Thursday, October 30, 2014

Maple Hot Toddies | Front + Main

Maple Hot Toddies for West Elm  by Eva Kosmas Flores | Adventures in Cooking

With fall bustling through more and more with each passing breeze, there comes a time when a toasty beverage hits the spot more than a cool one. And as the weather progressively chills, sometimes you need a little extra ‘heat’ in that drink to warm you up from the inside out. That’s where the maple hot toddie comes in. Toasty in both temperature and content, the mulled spices and tart lemon will aid the aches and chills of winter, and keep you cozy all season long. I used these amazingly eerie x-ray cocktail glasses from West Elm along with their forged bar tools, crystal votives, and delightfully spooky skull vase. You can take a look at this post over on their blog Front + Main, as well!

Wednesday, October 29, 2014

Apple & Cream Cheese Muffins with a Cinnamon Crumb Topping + Brandy Glaze

Apple & Cream Cheese Crumb Muffins by Eva Kosmas Flores | Adventures in Cooking

Back when we lived in Los Angeles, I used to make the trek out to this rural apple farm every year to get away from the city and feel like I was back home in Oregon again. You see, in Los Angeles there isn't really a fall, not like there is in the rest of the country. The air doesn't get crisp and cool, and the trees don't turn vibrant shades of red and yellow and orange. At best, the leaves on some of the trees in my neighborhood would turn a dusty orange-brown and then fall off, but that wasn't quite the fall experience I was looking for.

Sunday, October 26, 2014

Black Tea Candied Apples

Black Tea Candied Apples by Eva Kosmas Flores | Adventures in Cooking

Halloween is one of my favorite holidays. There was just something endlessly thrilling about dressing up in costume, running around in the dark, crisp autumn evening air, smashing soggy leaves underfoot as you ran from house to house, and loading up on candy. I loved (and still do) all things spooky, and always looked forward to my mom getting the 'Halloween' box out of the attic that had all our Halloween decorations in it, as well as a few 'scary story' books, like the one about the ribbon on the little girl's neck...y'all know the one I am talking about. That stuff was pretty morbid, even for kids, but I ate it up. The spookiness, the darkness, the season, the night, the food, it was all good in my book. And to be honest, the thrilling aspect of Halloween never really subsided for me. Sure, now I'm the one dolling out candy rather than running around eating it (I just eat it at home rather than door to door. Yay Halloween leftovers!), but I still get to dress up, read spooky stories, and scare myself silly watching terrifying movies that I instantly regret viewing as soon as the lights go out. And I get to come up with delicious and creepy-looking things to eat, which is hands-down my favorite part of the holiday.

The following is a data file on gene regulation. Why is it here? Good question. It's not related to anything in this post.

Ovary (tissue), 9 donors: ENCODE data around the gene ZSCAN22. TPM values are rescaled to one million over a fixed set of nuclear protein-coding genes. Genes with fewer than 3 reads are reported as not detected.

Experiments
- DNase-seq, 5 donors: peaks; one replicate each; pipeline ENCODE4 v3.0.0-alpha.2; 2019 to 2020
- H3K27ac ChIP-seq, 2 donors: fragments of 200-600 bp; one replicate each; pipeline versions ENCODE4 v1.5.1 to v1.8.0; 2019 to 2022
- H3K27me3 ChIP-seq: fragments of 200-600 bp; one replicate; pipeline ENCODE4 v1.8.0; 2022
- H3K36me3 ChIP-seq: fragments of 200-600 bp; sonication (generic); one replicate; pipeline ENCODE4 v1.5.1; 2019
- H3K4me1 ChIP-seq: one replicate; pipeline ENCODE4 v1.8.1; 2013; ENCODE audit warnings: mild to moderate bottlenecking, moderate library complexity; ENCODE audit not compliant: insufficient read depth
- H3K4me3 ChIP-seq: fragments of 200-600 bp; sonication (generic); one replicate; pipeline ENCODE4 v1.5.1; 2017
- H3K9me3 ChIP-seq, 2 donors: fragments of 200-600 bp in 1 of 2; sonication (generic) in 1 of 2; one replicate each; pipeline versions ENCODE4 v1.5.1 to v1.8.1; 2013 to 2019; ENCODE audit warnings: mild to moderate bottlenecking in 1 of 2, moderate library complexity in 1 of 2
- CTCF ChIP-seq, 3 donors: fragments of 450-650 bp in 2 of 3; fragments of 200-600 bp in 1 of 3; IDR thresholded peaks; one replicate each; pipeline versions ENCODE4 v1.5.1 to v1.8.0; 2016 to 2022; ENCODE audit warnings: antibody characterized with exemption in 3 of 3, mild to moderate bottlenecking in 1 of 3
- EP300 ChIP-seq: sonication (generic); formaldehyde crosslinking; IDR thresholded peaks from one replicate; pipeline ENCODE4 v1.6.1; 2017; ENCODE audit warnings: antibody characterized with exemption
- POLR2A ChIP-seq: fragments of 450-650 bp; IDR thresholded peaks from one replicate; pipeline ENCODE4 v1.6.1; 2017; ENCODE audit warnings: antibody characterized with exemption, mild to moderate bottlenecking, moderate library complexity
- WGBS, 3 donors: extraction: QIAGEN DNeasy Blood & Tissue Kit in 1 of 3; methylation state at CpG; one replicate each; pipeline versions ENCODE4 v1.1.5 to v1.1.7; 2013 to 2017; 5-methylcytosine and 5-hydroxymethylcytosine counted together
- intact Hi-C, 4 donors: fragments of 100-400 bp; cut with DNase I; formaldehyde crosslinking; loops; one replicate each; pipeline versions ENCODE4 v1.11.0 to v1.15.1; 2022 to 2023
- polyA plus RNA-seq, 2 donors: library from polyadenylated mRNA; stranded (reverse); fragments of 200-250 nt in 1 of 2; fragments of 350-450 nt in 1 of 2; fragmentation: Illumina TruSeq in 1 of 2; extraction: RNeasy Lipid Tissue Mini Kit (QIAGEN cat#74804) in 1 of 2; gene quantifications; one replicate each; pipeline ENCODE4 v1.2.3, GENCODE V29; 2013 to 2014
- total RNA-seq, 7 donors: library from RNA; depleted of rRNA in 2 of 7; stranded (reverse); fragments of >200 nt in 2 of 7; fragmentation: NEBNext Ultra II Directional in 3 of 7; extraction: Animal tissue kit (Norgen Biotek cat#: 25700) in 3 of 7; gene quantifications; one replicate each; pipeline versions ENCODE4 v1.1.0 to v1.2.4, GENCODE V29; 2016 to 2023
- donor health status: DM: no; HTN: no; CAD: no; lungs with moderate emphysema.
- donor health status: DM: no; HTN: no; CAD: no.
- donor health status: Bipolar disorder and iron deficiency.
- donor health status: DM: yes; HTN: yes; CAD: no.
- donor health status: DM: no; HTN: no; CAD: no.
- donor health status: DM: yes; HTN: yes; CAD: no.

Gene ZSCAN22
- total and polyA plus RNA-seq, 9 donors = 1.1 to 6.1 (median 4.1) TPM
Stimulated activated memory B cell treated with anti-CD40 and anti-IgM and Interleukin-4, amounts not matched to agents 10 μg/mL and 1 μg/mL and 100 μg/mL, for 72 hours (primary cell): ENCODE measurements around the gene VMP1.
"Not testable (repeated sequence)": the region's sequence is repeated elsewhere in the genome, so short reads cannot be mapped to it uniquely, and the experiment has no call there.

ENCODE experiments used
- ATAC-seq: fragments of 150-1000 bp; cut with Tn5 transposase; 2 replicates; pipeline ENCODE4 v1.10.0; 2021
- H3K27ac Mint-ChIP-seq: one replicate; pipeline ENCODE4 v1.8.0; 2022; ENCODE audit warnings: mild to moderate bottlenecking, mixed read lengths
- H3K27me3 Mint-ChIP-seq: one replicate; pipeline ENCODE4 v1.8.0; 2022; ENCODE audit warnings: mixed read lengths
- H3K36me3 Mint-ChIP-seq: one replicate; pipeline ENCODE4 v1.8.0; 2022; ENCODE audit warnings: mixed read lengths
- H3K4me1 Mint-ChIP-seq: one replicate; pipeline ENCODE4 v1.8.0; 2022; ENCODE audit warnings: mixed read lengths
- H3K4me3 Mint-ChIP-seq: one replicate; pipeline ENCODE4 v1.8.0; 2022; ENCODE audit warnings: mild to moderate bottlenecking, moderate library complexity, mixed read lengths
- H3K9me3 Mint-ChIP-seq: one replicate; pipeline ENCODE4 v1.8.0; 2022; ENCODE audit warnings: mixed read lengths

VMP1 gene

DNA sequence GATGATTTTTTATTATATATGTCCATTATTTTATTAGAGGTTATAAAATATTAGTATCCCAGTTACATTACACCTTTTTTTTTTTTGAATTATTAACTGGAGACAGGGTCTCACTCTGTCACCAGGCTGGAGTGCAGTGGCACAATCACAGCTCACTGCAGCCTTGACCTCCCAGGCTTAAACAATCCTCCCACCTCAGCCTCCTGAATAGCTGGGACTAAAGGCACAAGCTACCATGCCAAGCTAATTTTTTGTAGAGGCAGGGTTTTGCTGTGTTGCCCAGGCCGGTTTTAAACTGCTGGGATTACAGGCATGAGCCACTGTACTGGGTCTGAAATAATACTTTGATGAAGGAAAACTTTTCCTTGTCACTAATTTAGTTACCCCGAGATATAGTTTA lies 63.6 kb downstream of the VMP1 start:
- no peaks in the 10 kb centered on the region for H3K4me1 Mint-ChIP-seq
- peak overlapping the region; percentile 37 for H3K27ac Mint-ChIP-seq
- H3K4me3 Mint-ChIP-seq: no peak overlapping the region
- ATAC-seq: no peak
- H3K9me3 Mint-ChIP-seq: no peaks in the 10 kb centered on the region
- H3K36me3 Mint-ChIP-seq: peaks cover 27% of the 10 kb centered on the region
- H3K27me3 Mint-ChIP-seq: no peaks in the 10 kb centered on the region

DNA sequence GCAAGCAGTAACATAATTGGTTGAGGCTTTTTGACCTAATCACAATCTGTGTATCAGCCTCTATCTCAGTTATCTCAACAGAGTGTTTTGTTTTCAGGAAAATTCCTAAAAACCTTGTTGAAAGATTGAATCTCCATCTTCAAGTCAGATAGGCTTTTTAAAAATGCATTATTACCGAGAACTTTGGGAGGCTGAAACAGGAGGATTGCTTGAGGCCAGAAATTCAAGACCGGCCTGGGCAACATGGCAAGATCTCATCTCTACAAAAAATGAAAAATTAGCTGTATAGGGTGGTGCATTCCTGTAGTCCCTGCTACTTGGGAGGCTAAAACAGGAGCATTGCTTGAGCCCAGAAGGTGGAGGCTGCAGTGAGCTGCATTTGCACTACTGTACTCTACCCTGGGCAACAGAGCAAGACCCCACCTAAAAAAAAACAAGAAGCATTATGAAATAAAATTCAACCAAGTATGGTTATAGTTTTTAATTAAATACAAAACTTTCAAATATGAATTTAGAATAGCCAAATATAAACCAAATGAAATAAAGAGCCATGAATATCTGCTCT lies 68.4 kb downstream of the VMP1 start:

Monday, October 20, 2014

Food Styling & Photography Workshop | Upstate New York

Upstate New York Food Styling & Photography Workshop by Eva Kosmas Flores | Adventures in Cooking

A few weeks ago I was lucky enough to be able to host a food styling & photography workshop with the talented Carey Nershi in rural New York. We stayed in this renovated barn in a small town called Denver, nestled at the top of a hill surrounded by 300 acres of vibrant and lush autumn foliage. There we got to know our attendees, Ashley, Bonnie, Linda, Sylvia, Summer, Willow, and Sam. We spent the weekend shooting, styling, and having long discussions about props, lenses, and general food and photography geekery. Carey and I cooked delicious breakfasts, lunches, and dinners with ingredients from the local farmers' markets. We went to a historic barn and bought even more food. We walked around the grounds. We (well, mostly Ashley) built fires in the fireplace and huddled around them with hot cider and cocoa. It was the best weekend I've had in a long, long time. I have some of my favorite photos from the workshop below, and I want to give a special thanks to everyone who came. I had so much fun getting to know all of you, eat with you, and laugh with you. I hope our paths cross again soon. And I'd also like to thank our generous sponsors who helped made the workshop possible.

{ West Elm }  Thank you for providing such beautiful table settings. Your enamelware, napkins, and turned resin flatware made each meal feel special and styled. In addition, they endured multiple rounds of washing and accidental clanging each day while still looking brand new. Quite a feat, indeed!

{ Vermont Creamery } The bounty of creme fraiche, aged and fresh cheeses, and marscapone that you shared with us was incredibly generous, and yet we managed to eat almost the entirety of it, which speaks volumes about how ridiculously good it was. Your vanilla creme fraiche in a pear crisp + baked eggs with this goat cheese and tomatoes were the food highlights of my weekend.

Saturday, October 18, 2014

Maple & Hazelnut Encrusted Pork Sirloin Tip Roast + A Giveaway

Maple & Hazelnut Encrusted Pork Sirloin Tip Roast by Eva Kosmas Flores | Adventures in Cooking